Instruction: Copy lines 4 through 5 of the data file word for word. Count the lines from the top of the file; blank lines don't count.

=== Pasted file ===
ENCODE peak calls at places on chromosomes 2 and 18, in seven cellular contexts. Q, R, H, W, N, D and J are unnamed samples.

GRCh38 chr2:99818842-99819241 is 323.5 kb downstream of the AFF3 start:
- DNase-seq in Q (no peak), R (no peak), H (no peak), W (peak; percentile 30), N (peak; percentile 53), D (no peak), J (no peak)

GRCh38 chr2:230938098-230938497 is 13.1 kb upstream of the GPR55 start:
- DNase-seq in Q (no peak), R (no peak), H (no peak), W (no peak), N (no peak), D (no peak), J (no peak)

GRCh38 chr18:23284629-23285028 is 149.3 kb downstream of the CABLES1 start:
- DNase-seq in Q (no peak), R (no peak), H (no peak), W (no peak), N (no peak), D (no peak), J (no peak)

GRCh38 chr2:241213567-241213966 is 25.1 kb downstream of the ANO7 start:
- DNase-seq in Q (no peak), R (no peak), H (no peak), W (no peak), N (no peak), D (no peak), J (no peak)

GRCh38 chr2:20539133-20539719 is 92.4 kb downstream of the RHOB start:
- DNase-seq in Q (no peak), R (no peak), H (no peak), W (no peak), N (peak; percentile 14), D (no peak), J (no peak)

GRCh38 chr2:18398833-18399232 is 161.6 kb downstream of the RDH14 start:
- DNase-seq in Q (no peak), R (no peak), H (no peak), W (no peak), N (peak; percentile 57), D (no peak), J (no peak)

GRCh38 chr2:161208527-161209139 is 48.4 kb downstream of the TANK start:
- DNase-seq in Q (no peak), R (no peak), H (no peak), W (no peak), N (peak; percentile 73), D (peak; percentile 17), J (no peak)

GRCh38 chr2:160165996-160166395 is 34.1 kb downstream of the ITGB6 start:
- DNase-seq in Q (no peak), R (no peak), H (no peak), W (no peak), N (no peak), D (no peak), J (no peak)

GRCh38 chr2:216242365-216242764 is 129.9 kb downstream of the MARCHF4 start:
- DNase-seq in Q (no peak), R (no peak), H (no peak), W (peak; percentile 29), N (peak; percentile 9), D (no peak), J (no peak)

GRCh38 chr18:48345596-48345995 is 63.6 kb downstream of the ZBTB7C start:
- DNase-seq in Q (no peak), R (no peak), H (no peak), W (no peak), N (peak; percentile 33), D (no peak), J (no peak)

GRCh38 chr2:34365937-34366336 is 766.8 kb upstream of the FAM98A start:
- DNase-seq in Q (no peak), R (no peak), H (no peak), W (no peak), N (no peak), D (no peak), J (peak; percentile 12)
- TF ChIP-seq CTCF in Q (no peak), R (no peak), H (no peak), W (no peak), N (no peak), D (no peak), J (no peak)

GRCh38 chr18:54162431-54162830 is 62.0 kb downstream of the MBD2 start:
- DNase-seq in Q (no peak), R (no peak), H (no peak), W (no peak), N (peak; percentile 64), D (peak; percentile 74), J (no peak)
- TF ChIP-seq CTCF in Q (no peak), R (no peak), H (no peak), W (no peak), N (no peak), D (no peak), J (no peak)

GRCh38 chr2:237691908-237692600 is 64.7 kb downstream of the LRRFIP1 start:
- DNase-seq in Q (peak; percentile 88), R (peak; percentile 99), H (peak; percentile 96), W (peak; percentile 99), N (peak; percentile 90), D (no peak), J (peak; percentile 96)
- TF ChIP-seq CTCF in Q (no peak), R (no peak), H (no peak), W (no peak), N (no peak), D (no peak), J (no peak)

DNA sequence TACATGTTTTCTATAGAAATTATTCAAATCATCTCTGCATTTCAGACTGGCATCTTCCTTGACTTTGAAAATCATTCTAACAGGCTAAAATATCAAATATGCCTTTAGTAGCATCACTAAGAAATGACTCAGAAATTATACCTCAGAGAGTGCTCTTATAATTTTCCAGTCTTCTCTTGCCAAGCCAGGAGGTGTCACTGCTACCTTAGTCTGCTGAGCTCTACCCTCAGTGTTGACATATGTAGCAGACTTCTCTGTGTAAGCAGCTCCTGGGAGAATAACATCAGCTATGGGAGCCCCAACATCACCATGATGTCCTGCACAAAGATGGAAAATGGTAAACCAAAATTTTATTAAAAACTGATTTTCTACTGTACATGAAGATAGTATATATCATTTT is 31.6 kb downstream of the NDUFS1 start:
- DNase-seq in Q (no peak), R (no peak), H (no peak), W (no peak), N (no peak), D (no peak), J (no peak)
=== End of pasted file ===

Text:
GRCh38 chr2:230938098-230938497 is 13.1 kb upstream of the GPR55 start:
- DNase-seq in Q (no peak), R (no peak), H (no peak), W (no peak), N (no peak), D (no peak), J (no peak)